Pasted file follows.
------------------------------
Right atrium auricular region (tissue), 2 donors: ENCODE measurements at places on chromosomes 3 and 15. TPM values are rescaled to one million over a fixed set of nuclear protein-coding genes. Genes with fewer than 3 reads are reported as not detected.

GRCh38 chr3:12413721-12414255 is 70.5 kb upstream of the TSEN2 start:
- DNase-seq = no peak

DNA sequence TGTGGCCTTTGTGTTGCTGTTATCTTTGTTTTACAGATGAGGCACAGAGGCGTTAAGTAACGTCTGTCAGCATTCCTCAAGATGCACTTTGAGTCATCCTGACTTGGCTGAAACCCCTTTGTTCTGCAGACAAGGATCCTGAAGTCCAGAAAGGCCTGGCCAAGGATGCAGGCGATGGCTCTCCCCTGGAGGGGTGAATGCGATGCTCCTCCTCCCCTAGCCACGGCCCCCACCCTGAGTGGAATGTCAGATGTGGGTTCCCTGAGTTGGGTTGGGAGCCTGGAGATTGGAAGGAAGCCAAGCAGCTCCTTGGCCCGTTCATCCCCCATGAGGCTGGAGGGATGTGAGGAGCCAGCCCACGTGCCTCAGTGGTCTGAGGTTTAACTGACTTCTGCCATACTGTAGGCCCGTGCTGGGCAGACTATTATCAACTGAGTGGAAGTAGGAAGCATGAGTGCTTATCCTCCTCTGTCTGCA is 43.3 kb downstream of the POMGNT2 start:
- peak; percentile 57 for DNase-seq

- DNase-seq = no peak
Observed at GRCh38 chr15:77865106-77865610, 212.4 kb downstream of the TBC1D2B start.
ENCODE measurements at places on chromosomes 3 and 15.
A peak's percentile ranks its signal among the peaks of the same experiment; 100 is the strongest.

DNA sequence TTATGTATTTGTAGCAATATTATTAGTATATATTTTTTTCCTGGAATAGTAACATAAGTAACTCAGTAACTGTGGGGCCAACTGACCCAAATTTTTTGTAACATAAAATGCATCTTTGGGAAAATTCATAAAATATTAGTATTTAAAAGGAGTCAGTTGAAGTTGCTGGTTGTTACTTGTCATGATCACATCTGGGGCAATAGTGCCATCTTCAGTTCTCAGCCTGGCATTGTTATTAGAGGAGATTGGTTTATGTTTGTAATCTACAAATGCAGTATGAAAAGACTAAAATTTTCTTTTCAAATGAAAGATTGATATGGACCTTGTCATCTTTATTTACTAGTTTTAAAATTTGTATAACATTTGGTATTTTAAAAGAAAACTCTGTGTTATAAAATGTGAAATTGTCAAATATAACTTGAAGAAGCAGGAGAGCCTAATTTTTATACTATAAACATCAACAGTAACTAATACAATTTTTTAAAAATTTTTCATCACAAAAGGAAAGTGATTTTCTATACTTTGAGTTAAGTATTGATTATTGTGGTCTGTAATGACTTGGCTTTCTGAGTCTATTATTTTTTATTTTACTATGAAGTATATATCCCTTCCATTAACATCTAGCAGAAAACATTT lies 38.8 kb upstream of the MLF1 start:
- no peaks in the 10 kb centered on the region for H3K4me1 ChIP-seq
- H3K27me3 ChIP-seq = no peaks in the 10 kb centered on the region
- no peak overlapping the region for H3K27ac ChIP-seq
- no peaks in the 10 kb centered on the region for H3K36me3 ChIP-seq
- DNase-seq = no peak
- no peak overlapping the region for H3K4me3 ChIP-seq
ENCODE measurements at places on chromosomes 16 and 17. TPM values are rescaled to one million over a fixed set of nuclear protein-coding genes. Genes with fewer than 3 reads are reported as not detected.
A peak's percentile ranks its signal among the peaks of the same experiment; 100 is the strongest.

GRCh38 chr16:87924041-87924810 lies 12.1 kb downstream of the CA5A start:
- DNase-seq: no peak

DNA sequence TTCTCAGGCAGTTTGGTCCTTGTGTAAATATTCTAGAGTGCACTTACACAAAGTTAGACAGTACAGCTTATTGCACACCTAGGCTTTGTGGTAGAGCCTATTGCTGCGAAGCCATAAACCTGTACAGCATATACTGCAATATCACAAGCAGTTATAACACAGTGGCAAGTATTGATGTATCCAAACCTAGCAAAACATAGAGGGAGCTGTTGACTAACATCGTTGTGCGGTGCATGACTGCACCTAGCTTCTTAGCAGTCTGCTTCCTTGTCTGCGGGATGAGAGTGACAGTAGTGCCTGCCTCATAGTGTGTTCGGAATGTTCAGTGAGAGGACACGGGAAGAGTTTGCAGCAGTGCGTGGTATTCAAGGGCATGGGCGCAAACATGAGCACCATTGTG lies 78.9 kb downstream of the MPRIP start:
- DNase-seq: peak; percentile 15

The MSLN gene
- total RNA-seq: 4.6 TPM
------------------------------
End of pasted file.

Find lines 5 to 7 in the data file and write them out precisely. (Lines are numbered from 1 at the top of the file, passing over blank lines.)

- peak; percentile 57 for DNase-seq

- DNase-seq = no peak
Observed at GRCh38 chr15:77865106-77865610, 212.4 kb downstream of the TBC1D2B start.